WRITING SKILLS IMPROVEMENT PROGRAM. The Art of Revision by Wendy Burk

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1 WRITING SKILLS IMPROVEMENT PROGRAM The Art of Revision by Wendy Burk This constant struggle between wanting to be finished and wanting to finish well : this is how poet Juan Ramón Jiménez describes the revision process. Jiménez s words ring true for many of us as writers. On the one hand, we would like to produce the best essay possible. On the other hand, we may be tempted to rush through revision so that we can move on to the next project or challenge. This is especially true for college writers, who face intense time pressure. In fact, the most difficult part of the revision process can be the simple act of securing the time and space necessary to do what needs to be done. Many of us have been taught to describe our writing in terms of its strengths and, perhaps more often, its weaknesses. We may say, for example, I have terrible grammar or I can t organize my work. However, these so-called weaknesses are merely areas of our writing that we need to revise carefully. Nobody produces a perfect draft the first time. So, if your instructor comments that your grammar or organization needs work, don t think of these as your weak areas. If you label them in this way, you will feel even more reluctant to revise them. Rather, remember that needs work means just that. By working hard on these areas in revision, you will improve them, and you will have confidence in your writing ability. Optimal Working Conditions for Revision Take a few minutes to think about your optimal working conditions for writing. Under what circumstances do you produce your best writing? You may be surprised to learn that this question includes all of the little details: do you work best in your room, the library, your parents house, or outside? Do you like to sit at a desk, on your bed, or on the floor? Do you write best at night, in the morning, or in the afternoon? Do you listen to music? What kind of music do you prefer? Do you need complete silence when you write? Do you drink coffee, juice, or water? Describe your optimal working conditions as a writer: With each essay that you write, estimate the amount of time that you will need to revise effectively. Then, schedule double that amount of time during your optimal working conditions. Write the dates and times into your calendar, and stick to them even if you don t want to. You will be pleased with the results.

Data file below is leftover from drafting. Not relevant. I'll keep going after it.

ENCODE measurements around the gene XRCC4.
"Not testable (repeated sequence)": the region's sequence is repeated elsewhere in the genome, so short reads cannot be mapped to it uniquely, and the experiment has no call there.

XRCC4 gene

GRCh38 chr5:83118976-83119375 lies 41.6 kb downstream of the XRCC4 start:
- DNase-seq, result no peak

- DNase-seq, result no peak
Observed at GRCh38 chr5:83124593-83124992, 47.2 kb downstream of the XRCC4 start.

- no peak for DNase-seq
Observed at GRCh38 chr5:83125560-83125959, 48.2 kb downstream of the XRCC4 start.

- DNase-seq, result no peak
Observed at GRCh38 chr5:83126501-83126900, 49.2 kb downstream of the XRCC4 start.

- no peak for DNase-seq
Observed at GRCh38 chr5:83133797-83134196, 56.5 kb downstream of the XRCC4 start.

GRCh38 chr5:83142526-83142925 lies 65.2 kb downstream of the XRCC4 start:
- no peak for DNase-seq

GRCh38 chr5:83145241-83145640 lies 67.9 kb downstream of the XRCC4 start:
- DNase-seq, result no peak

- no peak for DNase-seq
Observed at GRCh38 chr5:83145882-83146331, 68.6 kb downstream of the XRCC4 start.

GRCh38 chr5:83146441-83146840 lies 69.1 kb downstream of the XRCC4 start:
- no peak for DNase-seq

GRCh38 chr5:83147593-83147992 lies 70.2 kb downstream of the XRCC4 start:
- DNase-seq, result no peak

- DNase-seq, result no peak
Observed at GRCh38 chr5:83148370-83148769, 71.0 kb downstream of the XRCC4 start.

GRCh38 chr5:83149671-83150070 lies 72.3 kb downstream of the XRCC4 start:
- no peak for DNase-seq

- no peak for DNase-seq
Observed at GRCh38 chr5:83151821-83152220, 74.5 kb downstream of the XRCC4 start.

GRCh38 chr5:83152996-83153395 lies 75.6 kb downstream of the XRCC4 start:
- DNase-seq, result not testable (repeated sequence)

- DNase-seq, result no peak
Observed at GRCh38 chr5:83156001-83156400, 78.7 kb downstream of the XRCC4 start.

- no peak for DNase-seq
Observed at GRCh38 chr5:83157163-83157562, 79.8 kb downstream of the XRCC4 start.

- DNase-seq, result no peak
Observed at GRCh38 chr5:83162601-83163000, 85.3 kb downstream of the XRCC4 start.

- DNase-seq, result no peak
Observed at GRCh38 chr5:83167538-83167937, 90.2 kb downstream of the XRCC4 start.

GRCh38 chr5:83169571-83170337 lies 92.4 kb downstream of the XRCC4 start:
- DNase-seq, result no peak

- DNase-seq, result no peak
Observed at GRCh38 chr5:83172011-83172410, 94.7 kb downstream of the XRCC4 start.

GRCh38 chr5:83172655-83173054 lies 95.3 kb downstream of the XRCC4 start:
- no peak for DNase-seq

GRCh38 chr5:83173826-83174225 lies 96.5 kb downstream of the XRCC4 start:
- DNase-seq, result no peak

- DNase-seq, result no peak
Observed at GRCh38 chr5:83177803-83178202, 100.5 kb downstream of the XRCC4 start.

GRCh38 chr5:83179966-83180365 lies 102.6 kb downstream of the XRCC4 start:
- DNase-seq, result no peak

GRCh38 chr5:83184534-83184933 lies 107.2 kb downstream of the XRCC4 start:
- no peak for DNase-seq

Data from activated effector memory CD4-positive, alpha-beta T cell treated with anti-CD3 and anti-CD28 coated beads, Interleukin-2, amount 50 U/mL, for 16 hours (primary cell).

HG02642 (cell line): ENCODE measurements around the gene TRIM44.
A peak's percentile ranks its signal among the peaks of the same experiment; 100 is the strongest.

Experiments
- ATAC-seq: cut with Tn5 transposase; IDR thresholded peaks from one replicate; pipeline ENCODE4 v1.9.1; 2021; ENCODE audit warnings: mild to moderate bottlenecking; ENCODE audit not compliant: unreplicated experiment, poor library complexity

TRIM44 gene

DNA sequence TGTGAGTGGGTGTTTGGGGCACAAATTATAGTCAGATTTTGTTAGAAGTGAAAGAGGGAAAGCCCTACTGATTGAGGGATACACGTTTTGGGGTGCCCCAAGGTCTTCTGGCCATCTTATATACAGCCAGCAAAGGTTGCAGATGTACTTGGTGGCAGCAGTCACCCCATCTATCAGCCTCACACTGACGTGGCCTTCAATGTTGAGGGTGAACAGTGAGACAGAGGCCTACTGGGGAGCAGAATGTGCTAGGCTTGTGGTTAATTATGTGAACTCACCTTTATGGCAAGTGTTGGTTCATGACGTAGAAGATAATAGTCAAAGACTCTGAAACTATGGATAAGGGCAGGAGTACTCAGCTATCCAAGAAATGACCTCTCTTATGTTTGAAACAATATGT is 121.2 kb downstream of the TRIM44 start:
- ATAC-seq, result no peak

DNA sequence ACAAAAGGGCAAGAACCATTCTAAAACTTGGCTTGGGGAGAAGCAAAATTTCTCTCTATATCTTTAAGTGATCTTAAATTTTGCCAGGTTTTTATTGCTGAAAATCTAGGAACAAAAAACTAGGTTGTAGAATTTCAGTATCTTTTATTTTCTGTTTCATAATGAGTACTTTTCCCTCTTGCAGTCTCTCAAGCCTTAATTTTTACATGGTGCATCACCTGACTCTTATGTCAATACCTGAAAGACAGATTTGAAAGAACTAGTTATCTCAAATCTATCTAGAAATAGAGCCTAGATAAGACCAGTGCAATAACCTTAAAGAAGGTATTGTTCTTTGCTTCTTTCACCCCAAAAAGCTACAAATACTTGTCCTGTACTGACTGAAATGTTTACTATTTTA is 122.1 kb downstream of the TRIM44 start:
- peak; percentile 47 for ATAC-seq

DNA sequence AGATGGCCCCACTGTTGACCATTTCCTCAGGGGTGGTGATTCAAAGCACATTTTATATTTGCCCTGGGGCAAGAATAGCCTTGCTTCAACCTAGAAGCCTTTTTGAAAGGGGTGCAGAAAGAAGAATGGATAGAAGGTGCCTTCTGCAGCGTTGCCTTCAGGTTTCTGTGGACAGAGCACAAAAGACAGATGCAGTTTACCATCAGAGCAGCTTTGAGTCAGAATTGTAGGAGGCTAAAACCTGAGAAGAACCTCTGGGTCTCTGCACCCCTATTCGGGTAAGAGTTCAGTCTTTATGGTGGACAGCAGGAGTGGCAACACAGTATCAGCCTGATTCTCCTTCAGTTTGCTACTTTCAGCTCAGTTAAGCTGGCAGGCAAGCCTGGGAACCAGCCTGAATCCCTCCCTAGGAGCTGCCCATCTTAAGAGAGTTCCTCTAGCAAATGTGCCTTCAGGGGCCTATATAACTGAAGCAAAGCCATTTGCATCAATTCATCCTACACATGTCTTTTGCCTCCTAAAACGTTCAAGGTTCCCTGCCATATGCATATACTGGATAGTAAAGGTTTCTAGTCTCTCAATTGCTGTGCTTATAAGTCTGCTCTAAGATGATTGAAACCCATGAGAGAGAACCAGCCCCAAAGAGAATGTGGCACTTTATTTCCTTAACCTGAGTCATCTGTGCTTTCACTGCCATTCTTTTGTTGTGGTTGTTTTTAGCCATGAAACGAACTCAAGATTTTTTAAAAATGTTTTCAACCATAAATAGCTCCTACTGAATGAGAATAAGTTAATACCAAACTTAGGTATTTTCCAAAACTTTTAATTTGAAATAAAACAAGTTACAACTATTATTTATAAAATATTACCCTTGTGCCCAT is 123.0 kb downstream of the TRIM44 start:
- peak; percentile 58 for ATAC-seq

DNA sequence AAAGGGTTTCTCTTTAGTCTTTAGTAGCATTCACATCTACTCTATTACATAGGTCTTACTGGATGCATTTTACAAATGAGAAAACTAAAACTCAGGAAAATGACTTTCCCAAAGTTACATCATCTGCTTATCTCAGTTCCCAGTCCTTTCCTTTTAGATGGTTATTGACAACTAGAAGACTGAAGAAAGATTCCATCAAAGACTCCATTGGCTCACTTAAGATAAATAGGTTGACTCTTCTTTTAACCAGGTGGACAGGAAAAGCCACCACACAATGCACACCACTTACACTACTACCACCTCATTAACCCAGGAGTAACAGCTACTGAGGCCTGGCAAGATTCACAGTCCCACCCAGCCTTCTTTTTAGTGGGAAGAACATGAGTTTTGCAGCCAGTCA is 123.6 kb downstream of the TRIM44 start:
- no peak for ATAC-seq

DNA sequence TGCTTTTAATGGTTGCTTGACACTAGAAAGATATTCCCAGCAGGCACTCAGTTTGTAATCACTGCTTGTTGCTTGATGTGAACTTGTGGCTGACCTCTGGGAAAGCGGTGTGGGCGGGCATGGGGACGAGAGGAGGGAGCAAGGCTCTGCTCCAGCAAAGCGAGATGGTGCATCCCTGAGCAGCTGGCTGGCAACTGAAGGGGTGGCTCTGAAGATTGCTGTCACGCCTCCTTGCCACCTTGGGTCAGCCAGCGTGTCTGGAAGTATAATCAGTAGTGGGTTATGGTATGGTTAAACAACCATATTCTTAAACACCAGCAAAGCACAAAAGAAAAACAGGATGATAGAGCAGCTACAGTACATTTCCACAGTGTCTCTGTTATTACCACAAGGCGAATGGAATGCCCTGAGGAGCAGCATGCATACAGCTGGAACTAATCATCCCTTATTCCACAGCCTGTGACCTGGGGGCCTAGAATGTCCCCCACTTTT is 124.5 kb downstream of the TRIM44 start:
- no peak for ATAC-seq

2 Revision Hierarchy In high school, revision often means proofreading for spelling and grammar errors, fixing typographical errors, and making specific changes based on a n instructor s corrections. In college, the word revision will start to mean many more things. Your First-Year Composition instructors will expect you to revise all areas of your essay: content, organization, expression, and mechanics. They will also expect you to revise independently, rather than relying solely on their comments for guidance. You may find it necessary to revise each essay several times to make sure that you cover all the bases. With so many aspects of writing to revise, the concept of a revision hierarchy, or ordering of tasks, becomes important. The most effective revision hierarchy looks at the big picture first and then moves downward, dealing with the sentence-level errors of spelling, grammar, and punctuaton last. Why start by looking at the big picture? Well, imagine that you have worked hard to revise your spelling, grammar, and punctuation only. Then your instructor says to you, I would recommend completely changing pages 1 through 3. You now have three pages of perfect spelling, grammar, and punctuation that you cannot use. Here is a rough revision hierarchy. For more specific information on the steps to take, see the revision checklist on p. 4: Revise first Content: purpose, audience, thesis statement, focus, research,? coherence and relevance of argument, textual evidence, development? Organization: outline, PIE paragraph structure, paragraph order,? transitions between paragraphs and ideas? Expression: voice, tone, appropriateness to audience, attention-? getters or other unusual style devices, flow of sentences and? paragraphs? Mechanics: grammar, spelling, punctuation, capitalization, usage,? typographical errors, omitted words Revise last Formatting: correct format as required by instructor, neat printing Interesting Revision Exercises to Try The revision process can be tedious and time-consuming until we develop a sense of our own best revision practices. To aid you on your search, here are some tried-and-true (and actually pretty interesting) methods to use: Letting the essay rest: After handing in your rough draft to your instructor, or after going through the first round of revision, put the essay aside for a couple of days. During this time, ensure that the essay is still getting feedback by scheduling an appointment to meet with your instructor, giving your draft to your peer reviewers, and asking other friends or tutors to read your essay. When you come back to the essay, you will see it in a fresh light almost as if it had been written by someone else.